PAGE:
IDEAS home Printed from
MyIDEAS: Log in (now much improved!) to save this paper

Future Potential of Hybrid and Diesel Powertrains in the U.S. Light-Duty Vehicle Market

Listed author(s):
  • David L. Greene

    (Oak Ridge National Laboratory)

  • K.G. Duleep

    (Energy & Environmental Analysis, Inc.)

  • Walter McManus

    (J.D. Power & Associates)

Diesel and hybrid technologies each have the potential to increase light-duty vehicle fuel economy by a third or more without loss of performance, yet these technologies have typically been excluded from technical assessments of fuel economy potential on the grounds that hybrids are too expensive and diesels cannot meet Tier 2 emissions standards. Recently, hybrid costs have come down and the few hybrid makes available are selling well. Diesels have made great strides in reducing particulate and nitrogen oxide emissions, and are likely though not certain to meet future standards. In light of these developments, this study takes a detailed look at the market potential of these two powertrain technologies and their possible impacts on light-duty vehicle fuel economy. A nested multinomial logit model of vehicle choice was calibrated to 2002 model year sales of 930 makes, models and engine- transmission configurations. Based on an assessment of the status and outlook for the two technologies, market shares were predicted for 2008, 2012 and beyond, assuming no additional increase in fuel economy standards or other new policy initiatives. Current tax incentives for hybrids are assumed to be phased out by 2008. Given announced and likely introductions by 2008, hybrids could capture 4-7% and diesels 2-4% of the light-duty market. Based on our best guesses for further introductions, these shares could increase to 10-15% for hybrids and 4- 7% for diesels by 2012. The resulting impacts on fleet average fuel economy would be about +2% in 2008 and +4% in 2012. If diesels and hybrids were widely available across vehicle classes, makes, and models, they could capture 40% or more of the light-duty vehicle market.

If you experience problems downloading a file, check if you have the proper application to view it first. In case of further problems read the IDEAS help page. Note that these files are not on the IDEAS site. Please be patient as the files may be large.

File URL:
Download Restriction: no

Paper provided by EconWPA in its series Industrial Organization with number 0410003.

in new window

Length: 93 pages
Date of creation: 05 Oct 2004
Handle: RePEc:wpa:wuwpio:0410003
Note: Type of Document - pdf; pages: 93
Contact details of provider: Web page:

References listed on IDEAS
Please report citation or reference errors to , or , if you are the registered author of the cited work, log in to your RePEc Author Service profile, click on "citations" and make appropriate adjustments.:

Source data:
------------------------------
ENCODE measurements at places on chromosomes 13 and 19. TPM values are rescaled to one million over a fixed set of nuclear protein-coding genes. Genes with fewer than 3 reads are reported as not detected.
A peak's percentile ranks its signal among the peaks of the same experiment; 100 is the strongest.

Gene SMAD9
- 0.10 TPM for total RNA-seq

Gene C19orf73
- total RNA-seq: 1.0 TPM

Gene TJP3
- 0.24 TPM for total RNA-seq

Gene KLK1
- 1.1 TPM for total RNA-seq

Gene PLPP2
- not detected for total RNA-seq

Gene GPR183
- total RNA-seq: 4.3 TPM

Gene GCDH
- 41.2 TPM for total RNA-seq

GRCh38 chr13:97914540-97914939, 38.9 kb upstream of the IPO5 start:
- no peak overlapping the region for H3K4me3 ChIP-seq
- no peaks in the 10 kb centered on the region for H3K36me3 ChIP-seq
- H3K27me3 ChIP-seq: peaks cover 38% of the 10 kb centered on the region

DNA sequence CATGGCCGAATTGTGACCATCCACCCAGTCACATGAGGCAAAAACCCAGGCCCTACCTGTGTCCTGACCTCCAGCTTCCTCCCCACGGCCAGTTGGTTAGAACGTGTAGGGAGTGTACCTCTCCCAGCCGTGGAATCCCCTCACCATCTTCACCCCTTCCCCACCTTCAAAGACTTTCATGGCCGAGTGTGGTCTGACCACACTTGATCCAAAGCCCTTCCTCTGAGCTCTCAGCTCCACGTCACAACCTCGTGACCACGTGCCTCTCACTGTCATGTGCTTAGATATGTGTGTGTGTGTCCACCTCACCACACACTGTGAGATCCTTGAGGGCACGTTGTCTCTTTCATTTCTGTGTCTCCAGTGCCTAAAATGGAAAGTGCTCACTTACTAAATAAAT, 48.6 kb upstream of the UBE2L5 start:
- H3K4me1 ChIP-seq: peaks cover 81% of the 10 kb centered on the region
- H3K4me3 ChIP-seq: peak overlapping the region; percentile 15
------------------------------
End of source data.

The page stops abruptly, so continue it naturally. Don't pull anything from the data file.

in new window

  1. McCarthy, Patrick S, 1996. "Market Price and Income Elasticities of New Vehicles Demand," The Review of Economics and Statistics, MIT Press, vol. 78(3), pages 543-547, August.
  2. Kleit, Andrew N, 1990. "The Effect of Annual Changes in Automobile Fuel Economy Standards," Journal of Regulatory Economics, Springer, vol. 2(2), pages 151-172, June.
  3. Bordley, Robert, 1994. "An overlapping choice set model of automotive price elasticities," Transportation Research Part B: Methodological, Elsevier, vol. 28(6), pages 401-408, December.
  4. Berry, Steven & Levinsohn, James & Pakes, Ariel, 1995. "Automobile Prices in Market Equilibrium," Econometrica, Econometric Society, vol. 63(4), pages 841-890, July.
  5. Burke, Andy & Abeles, Ethan C., 2004. "Feasible CAFE Standard Increases Using Emerging Diesel and Hybrid-Electric Technologies for Light-Duty Vehicles in the United States," Institute of Transportation Studies, Working Paper Series qt3dp4r3bs, Institute of Transportation Studies, UC Davis.
Full references (including those not matched with items on IDEAS)

This item is featured on the following reading lists or Wikipedia pages:

  1. Studies on the automobile industry

When requesting a correction, please mention this item's handle: RePEc:wpa:wuwpio:0410003. See general information about how to correct material in RePEc.

For technical questions regarding this item, or to correct its authors, title, abstract, bibliographic or download information, contact: (EconWPA)

If you have authored this item and are not yet registered with RePEc, we encourage you to do it here. This allows to link your profile to this item. It also allows you to accept potential citations to this item that we are uncertain about.

If references are entirely missing, you can add them using this form.

If the full references list an item that is present in RePEc, but the system did not link to it, you can help with this form.

If you know of missing items citing this one, you can help us creating those links by adding the relevant references in the same way as above, for each refering item. If you are a registered author of this item, you may also want to check the "citations" tab in your profile, as there may be some citations waiting for confirmation.

Please note that corrections may take a couple of weeks to filter through the various RePEc services.

This information is provided to you by IDEAS at the Research Division of the Federal Reserve Bank of St. Louis using RePEc data.